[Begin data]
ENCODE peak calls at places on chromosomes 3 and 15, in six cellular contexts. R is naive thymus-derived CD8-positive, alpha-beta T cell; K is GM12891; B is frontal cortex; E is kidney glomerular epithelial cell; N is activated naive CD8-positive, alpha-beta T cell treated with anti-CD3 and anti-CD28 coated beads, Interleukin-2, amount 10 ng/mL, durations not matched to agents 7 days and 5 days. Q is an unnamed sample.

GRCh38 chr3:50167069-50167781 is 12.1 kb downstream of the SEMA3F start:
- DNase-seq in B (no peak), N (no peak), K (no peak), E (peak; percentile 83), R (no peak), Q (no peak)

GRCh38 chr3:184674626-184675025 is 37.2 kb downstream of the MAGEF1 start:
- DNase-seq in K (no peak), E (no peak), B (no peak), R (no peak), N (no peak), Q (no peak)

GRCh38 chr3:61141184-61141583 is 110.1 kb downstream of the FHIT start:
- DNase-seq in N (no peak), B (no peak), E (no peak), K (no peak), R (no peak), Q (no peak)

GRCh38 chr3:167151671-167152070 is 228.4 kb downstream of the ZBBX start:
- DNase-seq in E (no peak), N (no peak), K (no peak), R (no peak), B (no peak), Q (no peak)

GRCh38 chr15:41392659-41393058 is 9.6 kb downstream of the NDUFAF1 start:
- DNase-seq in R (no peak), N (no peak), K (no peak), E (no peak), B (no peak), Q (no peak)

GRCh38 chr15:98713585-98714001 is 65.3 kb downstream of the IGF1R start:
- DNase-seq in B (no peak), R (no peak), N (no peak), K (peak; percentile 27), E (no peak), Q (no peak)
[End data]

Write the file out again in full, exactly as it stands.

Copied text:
ENCODE peak calls at places on chromosomes 3 and 15, in six cellular contexts. R is naive thymus-derived CD8-positive, alpha-beta T cell; K is GM12891; B is frontal cortex; E is kidney glomerular epithelial cell; N is activated naive CD8-positive, alpha-beta T cell treated with anti-CD3 and anti-CD28 coated beads, Interleukin-2, amount 10 ng/mL, durations not matched to agents 7 days and 5 days. Q is an unnamed sample.

GRCh38 chr3:50167069-50167781 is 12.1 kb downstream of the SEMA3F start:
- DNase-seq in B (no peak), N (no peak), K (no peak), E (peak; percentile 83), R (no peak), Q (no peak)

GRCh38 chr3:184674626-184675025 is 37.2 kb downstream of the MAGEF1 start:
- DNase-seq in K (no peak), E (no peak), B (no peak), R (no peak), N (no peak), Q (no peak)

GRCh38 chr3:61141184-61141583 is 110.1 kb downstream of the FHIT start:
- DNase-seq in N (no peak), B (no peak), E (no peak), K (no peak), R (no peak), Q (no peak)

GRCh38 chr3:167151671-167152070 is 228.4 kb downstream of the ZBBX start:
- DNase-seq in E (no peak), N (no peak), K (no peak), R (no peak), B (no peak), Q (no peak)

GRCh38 chr15:41392659-41393058 is 9.6 kb downstream of the NDUFAF1 start:
- DNase-seq in R (no peak), N (no peak), K (no peak), E (no peak), B (no peak), Q (no peak)

GRCh38 chr15:98713585-98714001 is 65.3 kb downstream of the IGF1R start:
- DNase-seq in B (no peak), R (no peak), N (no peak), K (peak; percentile 27), E (no peak), Q (no peak)